Then he’s off, heading for the Batmobile, cape looming behind him.
When the Watchtower is finished, Bruce takes the liberty of arranging the monitor duty schedule. It ends up having to go through several drafts, with Hal requesting this day off for a date, and Diana politely informing everyone that she has that day off specifically for meditation and training purposes, and so on.
They’re on the fifth version of the schedule before Clark realizes he’s been given Saturday afternoons off every single time.
Saturday afternoons, he always flies out to see Ma and Pa.
He’s positive he’s never mentioned that to Bruce.
“Don’t you get bored, staring at all these screens for hours?” Robin chirps, turning a cartwheel here and there around the room, haphazardly and yet effortlessly dodging the equipment.
“No,” Clark says, amused. Bruce doesn’t bring his ward up to the Satellite very often, but it’s always a treat to see him. At the moment, Clark is watching both him and the monitors while Bruce runs a mission debriefing in the conference room.
“Hmm.” Robin lands in a wheeled chair next to Clark. They eye each other thoughtfully.
“Is it ever hard, living with him?” Clark asks, not quite able to stop himself from asking. “He doesn’t seem very… warm.”
The boy purses his lips and begins to spin the chair slowly.
“It takes some getting used to,” he says, finally, letting his feet drag on the floor to bring the chair to a stop. “He doesn’t really talk with words.”
“Then how does he talk?” Clark asks, raising one eyebrow. Robin waves his hand dismissively.
“Oh, you know. With little stuff.” He spins in the chair again. “He remembers lots of things. My favorite food. Sometimes he lets us end patrols on my favorite rooftop, the one where you can almost see the stars through the smog.”
“And what does that say? In Bat-talk, I mean,” Clark says with a smile.
“Well,” Robin says, coming to a stop again. “You have to remember. The guy was basically raised by a butler. It’s like his way of saying he cares about you.”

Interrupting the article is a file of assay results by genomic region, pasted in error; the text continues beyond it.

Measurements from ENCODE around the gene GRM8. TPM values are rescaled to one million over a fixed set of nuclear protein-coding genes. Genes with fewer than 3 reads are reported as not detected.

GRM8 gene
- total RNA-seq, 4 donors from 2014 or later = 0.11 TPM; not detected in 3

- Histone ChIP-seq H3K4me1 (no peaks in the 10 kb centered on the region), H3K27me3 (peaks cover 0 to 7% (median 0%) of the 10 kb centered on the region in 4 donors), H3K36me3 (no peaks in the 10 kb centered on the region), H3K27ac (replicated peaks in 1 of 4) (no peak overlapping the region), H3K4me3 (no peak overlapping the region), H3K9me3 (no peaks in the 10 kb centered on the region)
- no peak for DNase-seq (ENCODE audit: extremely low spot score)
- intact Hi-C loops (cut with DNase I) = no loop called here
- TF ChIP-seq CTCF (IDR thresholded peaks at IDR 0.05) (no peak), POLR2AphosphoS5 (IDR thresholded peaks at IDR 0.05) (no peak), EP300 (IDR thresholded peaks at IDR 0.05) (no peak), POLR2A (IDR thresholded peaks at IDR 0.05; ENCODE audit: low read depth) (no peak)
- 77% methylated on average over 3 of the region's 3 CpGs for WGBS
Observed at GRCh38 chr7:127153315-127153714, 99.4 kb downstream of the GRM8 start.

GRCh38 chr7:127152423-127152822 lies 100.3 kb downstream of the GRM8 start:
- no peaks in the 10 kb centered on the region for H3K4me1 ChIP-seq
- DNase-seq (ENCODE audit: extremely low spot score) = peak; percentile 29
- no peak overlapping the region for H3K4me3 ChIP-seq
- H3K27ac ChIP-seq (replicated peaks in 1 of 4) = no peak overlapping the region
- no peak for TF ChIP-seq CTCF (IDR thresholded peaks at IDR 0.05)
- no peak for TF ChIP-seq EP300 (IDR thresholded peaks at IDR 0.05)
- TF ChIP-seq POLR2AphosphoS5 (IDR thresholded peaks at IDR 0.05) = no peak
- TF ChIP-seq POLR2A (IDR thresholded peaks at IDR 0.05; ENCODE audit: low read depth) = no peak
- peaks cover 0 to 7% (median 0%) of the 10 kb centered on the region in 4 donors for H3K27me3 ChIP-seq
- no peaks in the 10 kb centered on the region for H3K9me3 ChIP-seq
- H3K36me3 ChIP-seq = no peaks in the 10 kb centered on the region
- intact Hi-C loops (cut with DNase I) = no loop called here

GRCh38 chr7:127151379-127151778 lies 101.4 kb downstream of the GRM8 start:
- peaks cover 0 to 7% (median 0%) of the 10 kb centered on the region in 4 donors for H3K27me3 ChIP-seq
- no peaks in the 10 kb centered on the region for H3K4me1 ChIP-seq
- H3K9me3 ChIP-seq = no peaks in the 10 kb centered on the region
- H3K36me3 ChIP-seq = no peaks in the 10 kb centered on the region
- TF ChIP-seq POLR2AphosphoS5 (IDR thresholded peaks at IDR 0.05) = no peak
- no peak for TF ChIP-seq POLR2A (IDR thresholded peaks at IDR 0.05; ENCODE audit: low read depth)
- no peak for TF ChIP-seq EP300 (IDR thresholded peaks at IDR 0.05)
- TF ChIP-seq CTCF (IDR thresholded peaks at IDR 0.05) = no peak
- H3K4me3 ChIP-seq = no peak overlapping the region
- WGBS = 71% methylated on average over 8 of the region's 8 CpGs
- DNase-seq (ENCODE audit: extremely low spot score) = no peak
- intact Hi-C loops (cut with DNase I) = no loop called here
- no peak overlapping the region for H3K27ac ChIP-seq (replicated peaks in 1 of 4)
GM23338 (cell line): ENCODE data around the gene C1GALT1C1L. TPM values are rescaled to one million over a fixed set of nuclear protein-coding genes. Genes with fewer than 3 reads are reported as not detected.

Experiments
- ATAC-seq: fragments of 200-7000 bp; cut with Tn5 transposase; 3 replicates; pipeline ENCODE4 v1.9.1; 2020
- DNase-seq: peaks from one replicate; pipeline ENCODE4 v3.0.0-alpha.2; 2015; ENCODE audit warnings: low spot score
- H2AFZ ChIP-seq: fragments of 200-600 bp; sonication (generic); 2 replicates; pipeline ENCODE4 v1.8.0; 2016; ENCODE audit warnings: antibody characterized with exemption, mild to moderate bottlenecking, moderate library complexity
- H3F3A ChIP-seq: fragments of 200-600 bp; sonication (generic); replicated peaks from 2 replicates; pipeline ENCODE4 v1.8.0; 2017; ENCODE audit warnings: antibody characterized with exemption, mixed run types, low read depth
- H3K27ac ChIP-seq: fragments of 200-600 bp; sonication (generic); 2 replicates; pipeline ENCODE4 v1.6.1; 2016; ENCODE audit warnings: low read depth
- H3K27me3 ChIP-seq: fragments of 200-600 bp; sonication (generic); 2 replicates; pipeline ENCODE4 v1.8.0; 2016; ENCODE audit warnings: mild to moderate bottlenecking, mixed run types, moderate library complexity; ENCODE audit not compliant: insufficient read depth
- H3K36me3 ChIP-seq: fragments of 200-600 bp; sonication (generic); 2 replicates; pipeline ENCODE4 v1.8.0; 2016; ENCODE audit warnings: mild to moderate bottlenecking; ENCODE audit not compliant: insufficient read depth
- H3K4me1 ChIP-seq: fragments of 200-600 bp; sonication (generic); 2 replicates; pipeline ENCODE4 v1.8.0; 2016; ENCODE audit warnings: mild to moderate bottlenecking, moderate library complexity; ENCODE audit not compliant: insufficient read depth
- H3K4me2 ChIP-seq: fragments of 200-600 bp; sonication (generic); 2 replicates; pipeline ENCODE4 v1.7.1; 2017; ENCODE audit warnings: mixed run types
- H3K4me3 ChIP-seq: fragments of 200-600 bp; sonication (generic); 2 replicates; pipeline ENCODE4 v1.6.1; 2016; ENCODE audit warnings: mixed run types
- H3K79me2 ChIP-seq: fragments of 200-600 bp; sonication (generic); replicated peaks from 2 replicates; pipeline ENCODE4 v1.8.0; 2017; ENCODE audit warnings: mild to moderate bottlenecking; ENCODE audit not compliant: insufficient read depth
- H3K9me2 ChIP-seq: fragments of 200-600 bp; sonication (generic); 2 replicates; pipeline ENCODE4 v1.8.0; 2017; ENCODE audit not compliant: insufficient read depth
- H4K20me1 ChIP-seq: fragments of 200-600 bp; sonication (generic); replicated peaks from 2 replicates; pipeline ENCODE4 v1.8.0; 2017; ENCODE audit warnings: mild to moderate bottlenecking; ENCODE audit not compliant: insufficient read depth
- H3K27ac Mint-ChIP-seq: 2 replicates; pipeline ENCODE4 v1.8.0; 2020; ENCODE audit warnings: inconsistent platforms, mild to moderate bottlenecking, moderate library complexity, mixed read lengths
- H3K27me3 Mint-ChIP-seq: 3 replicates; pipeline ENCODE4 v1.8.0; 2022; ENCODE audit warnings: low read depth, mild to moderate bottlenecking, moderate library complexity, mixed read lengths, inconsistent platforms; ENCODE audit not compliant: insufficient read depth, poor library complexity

“I never thought of it that way,” Clark says. “I think that explains a lot, actually.”
Robin nods at him solemnly.
“Want to see me do a backflip off this chair?”
“You know,” Clark says, too tired and sore to bother beating around the bush, “you could just ask me out, you know.”
“Hmm,” Bruce says, pulling another sliver of kryptonite out of Clark’s hand. His hands, delicately maneuvering the tweezers, are as steady as ever.
“Just throwing that one out there,” Clark says. “You know.”
“I know,” Bruce says, the slightest hint of humor creeping into his voice. He sets the piece of kryptonite into a small lidded box.
“Okay,” Clark says. “Because I’d say yes. For the record.”
“Duly noted,” Bruce says. He pulls out another fragment of crystal.
“Would you say yes?” Clark asks, suddenly nervous that he’s gotten this all wrong.
“I’m not… proficient at relationships.” Bruce says. “People tend to find me ill suited to the role of romantic partner.”
He finishes pulling out the last piece and closes the small lead box. Clark flexes his hand, feeling the pain ebb away as he heals.
“You didn’t answer the question,” he points out. “Would you say yes?”
“Against my better judgment,” Bruce starts to say, and he looks so grumpy at having to admit that he likes Clark that Clark can’t help laughing.
“We should get coffee sometime,” Clark says. “My treat.”
“Do you ask the barista for one and half sugar packets?” Bruce somehow manages to ask with a straight face, and well, Clark basically has to kiss him for that one.